• Raise your upper body until you’re sat upright, or as close as you can get. As you do the exercise, you should feel your abs tighten.
  • Don’t push or pull your head forward while performing the sit-up – your hands and arms should remain still throughout.

Bicycle crunch

Bicycle crunch

(Image credit: Future)
  • Start in the usual sit-up position, with your legs together, knees bent, and fingers behind your ears. Your core should be tight and remain this way throughout the exercise. 
  • When you’re ready to begin, simultaneously draw your left knee towards you, kick out your right leg and perform a sit-up. As you sit up, twist your body so your right elbow moves towards your left knee.
  • Without stopping, straighten your left leg and bring your right knee towards your chest. When the sit-up movement is complete, your elbow should be touching your opposite knee. Simultaneously twist your core and upper body to bring your left elbow towards your right knee.
  • Keep up this pedalling and twisting motion for at least 12 reps. Working both sides counts as a single rep.

For more helpful information on form (essential to maximise your workout and avoid injury) see your guide on how to do a bicycle crunch. And if crunches are your thing, see more variations in our article on how to do a crunch.


V up

(Image credit: Future)
  • Lie flat on your back with arms stretched out behind your head, palms facing upwards.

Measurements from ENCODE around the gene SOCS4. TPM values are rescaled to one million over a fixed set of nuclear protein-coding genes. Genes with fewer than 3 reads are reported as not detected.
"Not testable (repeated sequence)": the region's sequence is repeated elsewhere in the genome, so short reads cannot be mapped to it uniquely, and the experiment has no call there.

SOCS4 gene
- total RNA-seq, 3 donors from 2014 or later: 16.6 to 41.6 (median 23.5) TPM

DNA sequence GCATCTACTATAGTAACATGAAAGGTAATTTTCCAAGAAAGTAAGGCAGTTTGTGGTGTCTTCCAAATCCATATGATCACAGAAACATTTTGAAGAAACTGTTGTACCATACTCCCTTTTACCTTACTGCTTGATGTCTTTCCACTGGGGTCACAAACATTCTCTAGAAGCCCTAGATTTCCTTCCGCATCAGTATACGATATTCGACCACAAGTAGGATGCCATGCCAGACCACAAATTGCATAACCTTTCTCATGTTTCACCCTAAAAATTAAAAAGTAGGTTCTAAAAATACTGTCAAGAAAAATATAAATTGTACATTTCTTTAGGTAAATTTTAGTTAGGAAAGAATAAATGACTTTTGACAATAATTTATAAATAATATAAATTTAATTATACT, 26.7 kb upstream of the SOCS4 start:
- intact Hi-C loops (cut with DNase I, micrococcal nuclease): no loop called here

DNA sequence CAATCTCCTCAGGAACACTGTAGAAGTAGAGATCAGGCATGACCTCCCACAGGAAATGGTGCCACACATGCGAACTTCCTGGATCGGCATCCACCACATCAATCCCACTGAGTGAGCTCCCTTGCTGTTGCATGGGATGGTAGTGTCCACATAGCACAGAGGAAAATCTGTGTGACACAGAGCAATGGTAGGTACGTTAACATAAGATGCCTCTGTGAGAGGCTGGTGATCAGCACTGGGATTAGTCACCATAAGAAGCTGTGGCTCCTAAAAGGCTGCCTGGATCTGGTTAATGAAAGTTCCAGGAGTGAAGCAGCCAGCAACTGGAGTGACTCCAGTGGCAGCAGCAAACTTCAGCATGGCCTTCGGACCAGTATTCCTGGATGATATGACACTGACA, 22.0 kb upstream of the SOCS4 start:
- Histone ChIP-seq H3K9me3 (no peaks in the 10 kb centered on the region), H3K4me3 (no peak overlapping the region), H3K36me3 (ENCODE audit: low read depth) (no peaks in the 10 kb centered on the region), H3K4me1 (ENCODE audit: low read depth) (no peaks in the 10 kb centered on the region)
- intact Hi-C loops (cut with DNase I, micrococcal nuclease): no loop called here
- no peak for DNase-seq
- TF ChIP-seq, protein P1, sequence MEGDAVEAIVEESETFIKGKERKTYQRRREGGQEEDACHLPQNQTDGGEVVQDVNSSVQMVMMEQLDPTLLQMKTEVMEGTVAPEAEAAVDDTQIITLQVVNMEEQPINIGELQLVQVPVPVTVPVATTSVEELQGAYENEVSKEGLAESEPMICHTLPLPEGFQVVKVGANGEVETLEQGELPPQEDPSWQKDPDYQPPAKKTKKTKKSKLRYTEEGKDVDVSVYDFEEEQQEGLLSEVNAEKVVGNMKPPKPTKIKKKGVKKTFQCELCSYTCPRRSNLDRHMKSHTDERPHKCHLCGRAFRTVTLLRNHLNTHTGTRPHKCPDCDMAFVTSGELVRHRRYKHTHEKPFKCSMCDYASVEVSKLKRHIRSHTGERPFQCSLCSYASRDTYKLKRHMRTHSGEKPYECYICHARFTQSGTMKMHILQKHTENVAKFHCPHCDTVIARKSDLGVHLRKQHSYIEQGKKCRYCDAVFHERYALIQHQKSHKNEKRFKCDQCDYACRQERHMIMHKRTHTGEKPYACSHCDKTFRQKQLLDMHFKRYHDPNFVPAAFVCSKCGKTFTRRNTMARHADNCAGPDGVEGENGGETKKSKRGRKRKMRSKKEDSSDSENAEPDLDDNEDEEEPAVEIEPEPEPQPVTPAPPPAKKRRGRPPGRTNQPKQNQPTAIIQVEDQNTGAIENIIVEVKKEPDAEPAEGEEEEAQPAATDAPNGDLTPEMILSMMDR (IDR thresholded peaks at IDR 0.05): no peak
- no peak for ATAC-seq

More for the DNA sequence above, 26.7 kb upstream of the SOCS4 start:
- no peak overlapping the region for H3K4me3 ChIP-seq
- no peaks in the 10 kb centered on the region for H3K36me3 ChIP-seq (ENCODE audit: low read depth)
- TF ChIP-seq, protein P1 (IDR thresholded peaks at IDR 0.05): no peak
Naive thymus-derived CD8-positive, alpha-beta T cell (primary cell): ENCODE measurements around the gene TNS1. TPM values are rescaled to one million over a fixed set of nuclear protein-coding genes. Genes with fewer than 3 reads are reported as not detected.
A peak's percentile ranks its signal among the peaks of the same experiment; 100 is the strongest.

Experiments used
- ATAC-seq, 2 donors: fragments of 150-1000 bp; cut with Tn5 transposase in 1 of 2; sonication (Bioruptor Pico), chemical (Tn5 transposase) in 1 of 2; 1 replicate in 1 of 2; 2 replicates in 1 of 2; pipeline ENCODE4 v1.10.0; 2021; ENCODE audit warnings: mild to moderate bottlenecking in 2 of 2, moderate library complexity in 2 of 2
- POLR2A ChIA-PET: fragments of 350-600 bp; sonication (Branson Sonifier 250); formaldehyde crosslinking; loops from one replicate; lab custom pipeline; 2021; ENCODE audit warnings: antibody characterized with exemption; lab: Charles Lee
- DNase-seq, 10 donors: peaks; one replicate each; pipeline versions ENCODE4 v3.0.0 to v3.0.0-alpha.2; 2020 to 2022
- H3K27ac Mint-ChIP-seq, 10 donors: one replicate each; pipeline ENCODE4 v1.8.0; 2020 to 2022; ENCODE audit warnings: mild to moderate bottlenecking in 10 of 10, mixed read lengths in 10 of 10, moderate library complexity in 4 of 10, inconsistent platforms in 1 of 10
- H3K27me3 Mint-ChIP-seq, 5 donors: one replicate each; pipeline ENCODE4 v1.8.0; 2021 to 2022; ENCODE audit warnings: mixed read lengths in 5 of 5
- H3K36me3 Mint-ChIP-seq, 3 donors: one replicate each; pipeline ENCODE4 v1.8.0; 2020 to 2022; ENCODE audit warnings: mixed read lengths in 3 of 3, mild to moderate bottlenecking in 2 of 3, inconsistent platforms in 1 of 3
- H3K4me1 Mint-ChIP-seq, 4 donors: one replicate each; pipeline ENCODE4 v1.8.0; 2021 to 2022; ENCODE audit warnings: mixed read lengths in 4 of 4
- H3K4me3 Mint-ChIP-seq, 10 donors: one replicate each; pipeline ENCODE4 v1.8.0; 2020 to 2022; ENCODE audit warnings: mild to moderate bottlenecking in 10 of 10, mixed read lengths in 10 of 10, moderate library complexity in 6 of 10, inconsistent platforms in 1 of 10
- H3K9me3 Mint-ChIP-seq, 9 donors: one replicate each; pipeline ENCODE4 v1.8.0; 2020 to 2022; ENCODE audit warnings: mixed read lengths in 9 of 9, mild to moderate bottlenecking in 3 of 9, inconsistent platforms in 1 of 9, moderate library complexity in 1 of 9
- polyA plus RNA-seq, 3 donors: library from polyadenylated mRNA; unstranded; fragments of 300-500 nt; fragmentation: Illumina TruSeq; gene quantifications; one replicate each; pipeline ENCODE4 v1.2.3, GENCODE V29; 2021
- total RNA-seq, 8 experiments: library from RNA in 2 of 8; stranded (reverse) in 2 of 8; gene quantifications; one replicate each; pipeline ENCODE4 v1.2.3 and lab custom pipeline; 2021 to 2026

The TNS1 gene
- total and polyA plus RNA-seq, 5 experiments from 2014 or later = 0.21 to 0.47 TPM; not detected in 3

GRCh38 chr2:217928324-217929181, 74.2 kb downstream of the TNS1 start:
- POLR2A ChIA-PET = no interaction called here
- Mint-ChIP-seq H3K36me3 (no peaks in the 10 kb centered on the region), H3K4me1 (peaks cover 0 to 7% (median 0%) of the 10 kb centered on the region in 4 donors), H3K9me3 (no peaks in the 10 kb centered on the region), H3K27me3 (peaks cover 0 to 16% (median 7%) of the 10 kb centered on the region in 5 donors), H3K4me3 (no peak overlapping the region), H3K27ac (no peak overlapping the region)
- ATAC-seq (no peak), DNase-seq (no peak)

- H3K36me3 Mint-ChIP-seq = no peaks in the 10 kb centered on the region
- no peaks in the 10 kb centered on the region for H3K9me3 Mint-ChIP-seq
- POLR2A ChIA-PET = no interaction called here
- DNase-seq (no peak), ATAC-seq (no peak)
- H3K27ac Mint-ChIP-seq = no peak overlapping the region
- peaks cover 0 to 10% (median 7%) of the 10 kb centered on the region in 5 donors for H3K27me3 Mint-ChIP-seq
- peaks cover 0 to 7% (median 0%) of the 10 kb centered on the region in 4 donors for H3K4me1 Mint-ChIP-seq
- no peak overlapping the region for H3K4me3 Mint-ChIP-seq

• Simultaneously raise your arms, legs and torso, as if you are trying to touch your toes. The movement should come from your trunk. 
  • Go back to the starting position and begin the next repetition straight away.

Reverse crunch

Reverse crunch

(Image credit: Future)
  • Lie flat on your back with your arms by your sides, palms on the floor. Make sure your abs are drawn in and your legs and feet are together.  
  • Without moving your upper body at all, raise your hips and pull your knees towards your chest, bending them in the process. 
  • Return to the starting position to complete one repetition. 
  • Need help? We show you how to do a reverse crunch in detail.

Mountain climber

Mountain climber

(Image credit: Future)
  • Get in the ‘plank’ position – that’s the upright ‘push-up’ position – with your arms straight. Try to keep your back, legs and hips as straight as possible. 
  • Lift your left foot off the floor and slowly bring your knee up towards your chest. 
  • Reverse the movement, bringing your right knee up towards your chest.
  • That's one rep. Alternate between legs for 12-15 reps.
Matt Evans

Matt Evans is an experienced health and fitness journalist and is currently Fitness and Wellbeing Editor at TechRadar, covering all things exercise and nutrition on Fit&Well's tech-focused sister site. Matt originally discovered exercise through martial arts: he holds a black belt in Karate and remains a keen runner, gym-goer, and infrequent yogi. His top fitness tip? Stretch.